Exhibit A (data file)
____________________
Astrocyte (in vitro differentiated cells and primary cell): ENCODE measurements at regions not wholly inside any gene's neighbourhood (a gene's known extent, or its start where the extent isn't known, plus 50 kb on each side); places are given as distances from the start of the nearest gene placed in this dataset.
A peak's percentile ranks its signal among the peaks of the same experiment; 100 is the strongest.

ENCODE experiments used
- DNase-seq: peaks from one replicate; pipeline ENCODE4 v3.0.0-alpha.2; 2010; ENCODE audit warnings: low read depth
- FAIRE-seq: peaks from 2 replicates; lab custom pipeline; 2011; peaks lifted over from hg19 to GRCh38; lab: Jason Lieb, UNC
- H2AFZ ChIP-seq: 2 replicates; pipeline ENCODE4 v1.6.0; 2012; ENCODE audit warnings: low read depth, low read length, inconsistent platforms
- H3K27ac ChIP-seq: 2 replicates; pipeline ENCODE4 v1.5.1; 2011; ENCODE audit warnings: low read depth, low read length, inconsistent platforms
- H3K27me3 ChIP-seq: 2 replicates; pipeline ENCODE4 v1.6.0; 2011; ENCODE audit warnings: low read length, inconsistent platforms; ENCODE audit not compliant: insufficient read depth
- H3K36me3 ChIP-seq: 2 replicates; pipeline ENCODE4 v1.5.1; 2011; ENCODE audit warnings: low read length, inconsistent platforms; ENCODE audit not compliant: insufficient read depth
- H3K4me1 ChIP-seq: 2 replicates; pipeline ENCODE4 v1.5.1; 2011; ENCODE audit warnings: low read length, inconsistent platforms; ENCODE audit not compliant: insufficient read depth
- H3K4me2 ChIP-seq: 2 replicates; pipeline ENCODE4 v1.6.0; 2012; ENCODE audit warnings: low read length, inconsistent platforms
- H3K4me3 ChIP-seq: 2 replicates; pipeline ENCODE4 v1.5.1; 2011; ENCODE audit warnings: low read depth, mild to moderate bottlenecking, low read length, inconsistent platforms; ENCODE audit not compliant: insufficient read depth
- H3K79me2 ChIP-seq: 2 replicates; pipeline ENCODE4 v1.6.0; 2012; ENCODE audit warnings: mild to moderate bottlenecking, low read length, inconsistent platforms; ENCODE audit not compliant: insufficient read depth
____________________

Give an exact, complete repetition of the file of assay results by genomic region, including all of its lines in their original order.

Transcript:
Astrocyte (in vitro differentiated cells and primary cell): ENCODE measurements at regions not wholly inside any gene's neighbourhood (a gene's known extent, or its start where the extent isn't known, plus 50 kb on each side); places are given as distances from the start of the nearest gene placed in this dataset.
A peak's percentile ranks its signal among the peaks of the same experiment; 100 is the strongest.

ENCODE experiments used
- DNase-seq: peaks from one replicate; pipeline ENCODE4 v3.0.0-alpha.2; 2010; ENCODE audit warnings: low read depth
- FAIRE-seq: peaks from 2 replicates; lab custom pipeline; 2011; peaks lifted over from hg19 to GRCh38; lab: Jason Lieb, UNC
- H2AFZ ChIP-seq: 2 replicates; pipeline ENCODE4 v1.6.0; 2012; ENCODE audit warnings: low read depth, low read length, inconsistent platforms
- H3K27ac ChIP-seq: 2 replicates; pipeline ENCODE4 v1.5.1; 2011; ENCODE audit warnings: low read depth, low read length, inconsistent platforms
- H3K27me3 ChIP-seq: 2 replicates; pipeline ENCODE4 v1.6.0; 2011; ENCODE audit warnings: low read length, inconsistent platforms; ENCODE audit not compliant: insufficient read depth
- H3K36me3 ChIP-seq: 2 replicates; pipeline ENCODE4 v1.5.1; 2011; ENCODE audit warnings: low read length, inconsistent platforms; ENCODE audit not compliant: insufficient read depth
- H3K4me1 ChIP-seq: 2 replicates; pipeline ENCODE4 v1.5.1; 2011; ENCODE audit warnings: low read length, inconsistent platforms; ENCODE audit not compliant: insufficient read depth
- H3K4me2 ChIP-seq: 2 replicates; pipeline ENCODE4 v1.6.0; 2012; ENCODE audit warnings: low read length, inconsistent platforms
- H3K4me3 ChIP-seq: 2 replicates; pipeline ENCODE4 v1.5.1; 2011; ENCODE audit warnings: low read depth, mild to moderate bottlenecking, low read length, inconsistent platforms; ENCODE audit not compliant: insufficient read depth
- H3K79me2 ChIP-seq: 2 replicates; pipeline ENCODE4 v1.6.0; 2012; ENCODE audit warnings: mild to moderate bottlenecking, low read length, inconsistent platforms; ENCODE audit not compliant: insufficient read depth